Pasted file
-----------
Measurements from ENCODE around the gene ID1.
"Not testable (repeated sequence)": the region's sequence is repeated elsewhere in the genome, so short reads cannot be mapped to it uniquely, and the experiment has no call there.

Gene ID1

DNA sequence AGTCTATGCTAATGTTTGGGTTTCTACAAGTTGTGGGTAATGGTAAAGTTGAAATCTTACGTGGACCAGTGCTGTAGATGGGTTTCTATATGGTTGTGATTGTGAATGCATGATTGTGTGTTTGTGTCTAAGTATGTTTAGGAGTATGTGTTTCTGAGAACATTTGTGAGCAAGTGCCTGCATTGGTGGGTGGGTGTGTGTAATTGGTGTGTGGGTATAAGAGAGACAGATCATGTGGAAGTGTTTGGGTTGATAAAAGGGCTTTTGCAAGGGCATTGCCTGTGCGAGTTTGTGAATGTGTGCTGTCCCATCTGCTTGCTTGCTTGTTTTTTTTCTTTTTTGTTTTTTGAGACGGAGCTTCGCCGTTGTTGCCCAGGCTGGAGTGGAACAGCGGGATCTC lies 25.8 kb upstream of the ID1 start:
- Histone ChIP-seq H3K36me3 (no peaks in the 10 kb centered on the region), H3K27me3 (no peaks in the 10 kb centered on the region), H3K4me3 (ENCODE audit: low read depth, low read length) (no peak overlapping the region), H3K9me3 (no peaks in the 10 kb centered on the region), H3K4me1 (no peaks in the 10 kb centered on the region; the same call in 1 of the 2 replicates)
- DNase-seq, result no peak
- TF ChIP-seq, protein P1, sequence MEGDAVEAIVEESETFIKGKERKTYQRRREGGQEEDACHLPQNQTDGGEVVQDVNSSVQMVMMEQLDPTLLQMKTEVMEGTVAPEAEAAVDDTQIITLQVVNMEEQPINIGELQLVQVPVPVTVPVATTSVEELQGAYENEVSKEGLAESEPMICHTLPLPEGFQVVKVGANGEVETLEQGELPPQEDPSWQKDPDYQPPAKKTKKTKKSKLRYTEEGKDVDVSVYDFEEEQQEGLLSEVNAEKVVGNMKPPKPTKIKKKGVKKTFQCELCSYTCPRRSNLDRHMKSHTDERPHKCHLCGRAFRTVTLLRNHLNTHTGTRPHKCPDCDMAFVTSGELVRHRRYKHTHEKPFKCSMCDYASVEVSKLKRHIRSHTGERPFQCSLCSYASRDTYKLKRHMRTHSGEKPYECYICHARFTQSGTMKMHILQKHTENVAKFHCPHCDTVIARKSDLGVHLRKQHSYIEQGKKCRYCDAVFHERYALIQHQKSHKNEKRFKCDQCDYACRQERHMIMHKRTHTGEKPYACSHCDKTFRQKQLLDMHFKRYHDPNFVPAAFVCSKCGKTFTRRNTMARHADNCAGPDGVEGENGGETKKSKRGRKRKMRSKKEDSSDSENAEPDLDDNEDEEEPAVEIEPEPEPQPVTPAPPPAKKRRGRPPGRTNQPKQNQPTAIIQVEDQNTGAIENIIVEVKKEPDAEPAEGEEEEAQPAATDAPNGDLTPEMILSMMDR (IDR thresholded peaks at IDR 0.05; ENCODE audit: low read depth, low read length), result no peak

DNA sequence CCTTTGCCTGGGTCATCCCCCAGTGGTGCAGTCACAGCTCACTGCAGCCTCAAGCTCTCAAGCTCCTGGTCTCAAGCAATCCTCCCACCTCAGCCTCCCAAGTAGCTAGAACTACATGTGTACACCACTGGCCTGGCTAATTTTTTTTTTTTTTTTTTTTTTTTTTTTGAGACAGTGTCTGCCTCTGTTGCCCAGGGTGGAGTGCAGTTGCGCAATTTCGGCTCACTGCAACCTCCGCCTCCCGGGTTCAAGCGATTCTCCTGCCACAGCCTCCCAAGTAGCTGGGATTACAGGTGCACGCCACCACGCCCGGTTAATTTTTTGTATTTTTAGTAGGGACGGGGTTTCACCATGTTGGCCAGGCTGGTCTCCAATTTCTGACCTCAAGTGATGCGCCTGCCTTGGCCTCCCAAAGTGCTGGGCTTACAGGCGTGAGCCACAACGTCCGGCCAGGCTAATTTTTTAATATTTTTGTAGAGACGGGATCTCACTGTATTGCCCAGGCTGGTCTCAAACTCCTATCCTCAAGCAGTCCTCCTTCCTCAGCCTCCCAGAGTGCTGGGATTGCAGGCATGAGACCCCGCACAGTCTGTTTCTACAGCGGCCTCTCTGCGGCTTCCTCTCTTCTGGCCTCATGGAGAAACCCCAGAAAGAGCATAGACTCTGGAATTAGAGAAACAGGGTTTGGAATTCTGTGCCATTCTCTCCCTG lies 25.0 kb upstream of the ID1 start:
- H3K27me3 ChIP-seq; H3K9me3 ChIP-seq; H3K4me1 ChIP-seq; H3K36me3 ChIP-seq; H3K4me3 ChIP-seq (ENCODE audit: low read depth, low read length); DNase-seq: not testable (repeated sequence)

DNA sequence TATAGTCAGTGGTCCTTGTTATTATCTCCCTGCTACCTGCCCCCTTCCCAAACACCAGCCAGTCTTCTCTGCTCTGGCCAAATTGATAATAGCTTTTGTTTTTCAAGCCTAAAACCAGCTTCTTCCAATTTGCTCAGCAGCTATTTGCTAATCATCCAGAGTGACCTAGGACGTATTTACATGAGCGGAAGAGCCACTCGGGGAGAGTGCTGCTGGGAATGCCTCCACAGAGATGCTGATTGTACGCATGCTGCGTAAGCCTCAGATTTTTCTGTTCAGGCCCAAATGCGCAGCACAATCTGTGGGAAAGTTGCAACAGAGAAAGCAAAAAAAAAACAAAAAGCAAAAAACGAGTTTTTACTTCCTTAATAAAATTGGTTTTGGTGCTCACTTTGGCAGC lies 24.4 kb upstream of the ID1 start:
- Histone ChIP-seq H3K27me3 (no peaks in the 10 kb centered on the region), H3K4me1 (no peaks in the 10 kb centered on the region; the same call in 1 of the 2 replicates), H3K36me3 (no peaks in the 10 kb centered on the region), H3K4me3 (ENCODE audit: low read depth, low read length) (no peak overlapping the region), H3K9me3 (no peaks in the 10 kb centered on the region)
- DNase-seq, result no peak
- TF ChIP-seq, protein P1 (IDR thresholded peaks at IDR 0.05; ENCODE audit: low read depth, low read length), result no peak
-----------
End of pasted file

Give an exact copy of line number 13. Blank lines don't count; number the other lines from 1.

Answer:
- TF ChIP-seq, protein P1 (IDR thresholded peaks at IDR 0.05; ENCODE audit: low read depth, low read length), result no peak